Most people insure their personal assets, such as their house, contents and car, but when it comes to personal insurance, many overlook the importance of protecting their wealth because personal insurance is often seen as unnecessary, a luxury and an additional cost to pay for.

Unfortunately, we don’t know what’s around the corner but having the right level of protection in place will assist you and your family through sickness and injury and protect you and your family’s lifestyle when times get tough.

Depending on your needs, insurance can be structured either inside or outside superannuation, with most superannuation funds offering insurance for their members.

Superannuation funds generally offer three types of life insurance for their members, including life insurance, total and permanent disablement (TPD) insurance and income protection insurance. This article briefly summarises these insurances and covers some common benefits and considerations when owning insurance in superannuation.

Life insurance

Life insurance, also known as death cover, is a lump sum amount paid to your beneficiaries on top of the balance that’s already in your superannuation account if you pass away. It may also be paid if you have a terminal illness.

TPD insurance

Total and permanent disablement (or TPD) cover pays you a benefit if you become seriously disabled or are too sick to ever work again.

In addition to meeting the insurance policy definition of incapacity, you must also meet the permanent incapacity condition of release definition under superannuation law before the trustee can pay the TPD benefit to you.

Superannuation law defines permanent incapacity to mean:

“ill health (whether physical or mental), where the trustee is reasonably satisfied that the member is unlikely, because of the ill heath, to engage in gainful employment for which the member is reasonably qualified by education, training or experience”.

To be ‘reasonably satisfied’, a superannuation fund trustee will usually request medical evidence in the form of two doctors’ certificates to that effect. This is to also satisfy the requirement for the payment of a disability superannuation benefit.

It is also worth noting that the superannuation law definition of permanent incapacity is generally referred to as an ‘any occupation’ definition of permanent incapacity because it relates to gainful employment ‘for which the member is reasonably qualified by education, training or experience’.

Income protection

Income protection (also called salary continuance insurance) helps replace your income if you can’t work due to a temporary disability or illness. If your claim is approved, your superannuation fund will pay you a regular income as a percentage of your salary for a specified period of time (ie, the benefit period could be for 2 years, 5 years or up to a certain age, such as age 65).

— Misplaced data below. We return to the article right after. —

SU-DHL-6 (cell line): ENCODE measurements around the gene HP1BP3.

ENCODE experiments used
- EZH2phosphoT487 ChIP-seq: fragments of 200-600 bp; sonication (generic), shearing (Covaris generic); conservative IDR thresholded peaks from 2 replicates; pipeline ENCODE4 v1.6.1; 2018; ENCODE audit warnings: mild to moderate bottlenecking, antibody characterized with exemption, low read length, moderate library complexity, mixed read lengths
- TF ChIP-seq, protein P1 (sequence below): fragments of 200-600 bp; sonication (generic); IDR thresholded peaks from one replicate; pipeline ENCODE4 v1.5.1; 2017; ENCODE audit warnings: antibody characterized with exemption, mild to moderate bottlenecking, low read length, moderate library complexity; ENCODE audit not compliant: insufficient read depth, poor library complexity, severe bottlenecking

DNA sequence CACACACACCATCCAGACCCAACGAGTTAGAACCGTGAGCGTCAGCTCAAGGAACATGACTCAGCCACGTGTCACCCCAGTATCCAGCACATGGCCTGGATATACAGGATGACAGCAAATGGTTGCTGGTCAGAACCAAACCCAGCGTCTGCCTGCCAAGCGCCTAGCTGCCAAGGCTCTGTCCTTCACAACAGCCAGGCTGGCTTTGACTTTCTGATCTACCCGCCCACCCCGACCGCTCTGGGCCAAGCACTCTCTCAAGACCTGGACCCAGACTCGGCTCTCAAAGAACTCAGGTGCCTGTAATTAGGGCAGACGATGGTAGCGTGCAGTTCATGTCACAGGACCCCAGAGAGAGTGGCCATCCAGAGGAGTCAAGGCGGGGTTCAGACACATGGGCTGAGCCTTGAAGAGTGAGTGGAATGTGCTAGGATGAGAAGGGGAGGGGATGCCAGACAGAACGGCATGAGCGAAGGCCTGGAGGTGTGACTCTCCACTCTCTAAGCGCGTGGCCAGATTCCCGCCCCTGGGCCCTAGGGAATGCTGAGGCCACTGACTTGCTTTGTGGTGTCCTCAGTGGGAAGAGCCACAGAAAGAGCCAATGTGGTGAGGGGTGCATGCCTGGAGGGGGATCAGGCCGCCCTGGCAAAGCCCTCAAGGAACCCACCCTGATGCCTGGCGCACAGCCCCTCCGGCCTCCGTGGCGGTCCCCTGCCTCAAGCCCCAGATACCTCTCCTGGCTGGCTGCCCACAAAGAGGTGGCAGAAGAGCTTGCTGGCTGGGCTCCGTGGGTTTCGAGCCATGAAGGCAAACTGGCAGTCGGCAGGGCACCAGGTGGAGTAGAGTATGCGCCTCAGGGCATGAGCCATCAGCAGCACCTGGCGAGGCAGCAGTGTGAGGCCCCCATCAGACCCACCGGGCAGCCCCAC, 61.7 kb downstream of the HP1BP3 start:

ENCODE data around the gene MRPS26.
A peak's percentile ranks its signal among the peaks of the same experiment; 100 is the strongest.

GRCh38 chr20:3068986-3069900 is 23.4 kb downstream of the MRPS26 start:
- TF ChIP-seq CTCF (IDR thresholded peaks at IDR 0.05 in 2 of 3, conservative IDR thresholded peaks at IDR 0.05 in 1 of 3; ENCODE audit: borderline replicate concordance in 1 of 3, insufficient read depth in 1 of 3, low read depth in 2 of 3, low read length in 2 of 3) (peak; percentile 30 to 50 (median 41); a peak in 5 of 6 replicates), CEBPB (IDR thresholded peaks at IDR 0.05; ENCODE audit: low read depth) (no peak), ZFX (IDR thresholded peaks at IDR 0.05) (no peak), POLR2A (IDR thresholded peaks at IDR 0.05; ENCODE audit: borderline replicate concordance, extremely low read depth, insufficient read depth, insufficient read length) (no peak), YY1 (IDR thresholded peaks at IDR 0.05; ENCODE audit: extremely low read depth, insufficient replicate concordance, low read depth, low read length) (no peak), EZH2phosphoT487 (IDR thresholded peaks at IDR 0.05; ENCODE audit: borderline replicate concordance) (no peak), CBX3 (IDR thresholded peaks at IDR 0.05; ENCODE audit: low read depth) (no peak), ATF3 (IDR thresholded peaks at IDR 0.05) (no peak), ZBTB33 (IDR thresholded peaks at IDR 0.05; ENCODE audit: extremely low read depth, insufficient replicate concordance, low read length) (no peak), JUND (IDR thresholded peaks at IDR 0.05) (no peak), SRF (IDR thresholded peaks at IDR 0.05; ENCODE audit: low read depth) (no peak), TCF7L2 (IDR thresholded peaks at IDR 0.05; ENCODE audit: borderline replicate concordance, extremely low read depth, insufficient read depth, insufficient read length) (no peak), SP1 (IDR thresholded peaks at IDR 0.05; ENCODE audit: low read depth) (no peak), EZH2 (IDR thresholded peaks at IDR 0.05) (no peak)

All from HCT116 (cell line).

What about trauma cover?

Trauma cover (also known as critical illness cover) pays you a lump sum amount if you are diagnosed with a critical illness or injury as specified in the policy, such as cancer, stroke, coronary bypass or heart attack.

However due to changes in the law that came into effect on 1 July 2014, it is no longer possible to take out trauma insurance through your superannuation fund.

Factors to consider

The key benefits of insurance inside superannuation include:

  • Premiums can be funded from your existing superannuation account balance, which can assist in managing your cashflow and affordability of premiums
  • You may benefit from income tax savings if you claim a tax deduction for personal contributions or if you contribute via a salary sacrifice arrangement using pre-tax salary which may provide cost savings on premiums
  • Insurance in employer superannuation plans may be cheaper than insurance outside superannuation as superannuation funds purchase insurance policies in bulk
  • After joining your employer’s default superannuation plan, you may be able to obtain automatic acceptance up to a set level of cover with no medicals required.

On the other hand, potential downsides of insurance inside superannuation include:

  • The amount of cover you can get inside superannuation is often lower than the cover you can get outside superannuation. Further, default insurance through superannuation isn’t specific to your circumstances and some eligibility requirements may apply. To avoid this risk, you can purchase a retail insurance policy through superannuation (or personally outside of superannuation). While retail cover requires a more detailed application process, underwriting your personal history and generally higher premiums than default group cover, retail cover can provide you with better quality cover and greater confidence that a payment is likely to be made at claim time
  • Premiums can erode your retirement savings if you do not make extra contributions to negate the premium cost
  • Contributions made to fund premiums count towards the contribution caps
  • If you consolidate your superannuation accounts, you may lose any cover you have with the superannuation fund you close. Thus, you should always check that the new superannuation fund you’re choosing can cover you for equivalent (or more) insurance cover
  • Unless you actively opt-in to maintain your insurance, your cover may be cancelled if your superannuation fund becomes inactive for 16 months or more, the fund balance falls below $6,000 or you are under age 25.

The last word

Wealth protection is considered to be the foundation of all good wealth creation plans, because without it, even the best laid wealth creation plans can go awry. Insurance is all about having peace of mind, so plan for tomorrow by obtaining advice on whether you need insurance cover and if so, the types of personal insurances you may need and how to best structure the cover.

Content in partnership with Tax & Super Australia.